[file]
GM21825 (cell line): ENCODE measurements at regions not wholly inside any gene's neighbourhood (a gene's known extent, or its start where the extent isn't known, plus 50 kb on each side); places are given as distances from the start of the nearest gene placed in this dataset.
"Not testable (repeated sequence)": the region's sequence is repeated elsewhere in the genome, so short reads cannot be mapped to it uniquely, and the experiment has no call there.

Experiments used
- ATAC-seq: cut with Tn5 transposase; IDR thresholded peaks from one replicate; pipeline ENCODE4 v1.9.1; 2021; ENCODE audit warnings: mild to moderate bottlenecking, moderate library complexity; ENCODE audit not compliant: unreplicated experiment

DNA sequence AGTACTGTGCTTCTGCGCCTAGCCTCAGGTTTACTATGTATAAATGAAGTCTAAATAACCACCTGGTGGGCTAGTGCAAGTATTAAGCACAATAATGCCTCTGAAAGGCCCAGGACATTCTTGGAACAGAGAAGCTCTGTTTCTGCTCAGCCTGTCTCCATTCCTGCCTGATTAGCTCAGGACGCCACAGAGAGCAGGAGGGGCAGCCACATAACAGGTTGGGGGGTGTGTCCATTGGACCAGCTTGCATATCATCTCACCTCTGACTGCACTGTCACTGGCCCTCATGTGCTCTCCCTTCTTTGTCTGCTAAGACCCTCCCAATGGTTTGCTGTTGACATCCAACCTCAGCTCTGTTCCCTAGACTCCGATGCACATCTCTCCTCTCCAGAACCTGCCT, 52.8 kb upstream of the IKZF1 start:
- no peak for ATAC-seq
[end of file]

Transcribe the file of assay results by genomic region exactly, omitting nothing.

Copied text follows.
GM21825 (cell line): ENCODE measurements at regions not wholly inside any gene's neighbourhood (a gene's known extent, or its start where the extent isn't known, plus 50 kb on each side); places are given as distances from the start of the nearest gene placed in this dataset.
"Not testable (repeated sequence)": the region's sequence is repeated elsewhere in the genome, so short reads cannot be mapped to it uniquely, and the experiment has no call there.

Experiments used
- ATAC-seq: cut with Tn5 transposase; IDR thresholded peaks from one replicate; pipeline ENCODE4 v1.9.1; 2021; ENCODE audit warnings: mild to moderate bottlenecking, moderate library complexity; ENCODE audit not compliant: unreplicated experiment

DNA sequence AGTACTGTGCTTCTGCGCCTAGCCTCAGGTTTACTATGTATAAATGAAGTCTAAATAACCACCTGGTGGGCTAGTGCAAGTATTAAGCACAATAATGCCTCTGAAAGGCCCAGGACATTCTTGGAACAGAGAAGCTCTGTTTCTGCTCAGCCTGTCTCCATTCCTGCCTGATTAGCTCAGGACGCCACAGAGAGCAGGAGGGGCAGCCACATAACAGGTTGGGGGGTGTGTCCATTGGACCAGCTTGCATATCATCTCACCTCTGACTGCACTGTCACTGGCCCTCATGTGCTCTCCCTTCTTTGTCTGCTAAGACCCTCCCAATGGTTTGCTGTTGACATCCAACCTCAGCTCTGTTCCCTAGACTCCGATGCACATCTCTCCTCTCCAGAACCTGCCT, 52.8 kb upstream of the IKZF1 start:
- no peak for ATAC-seq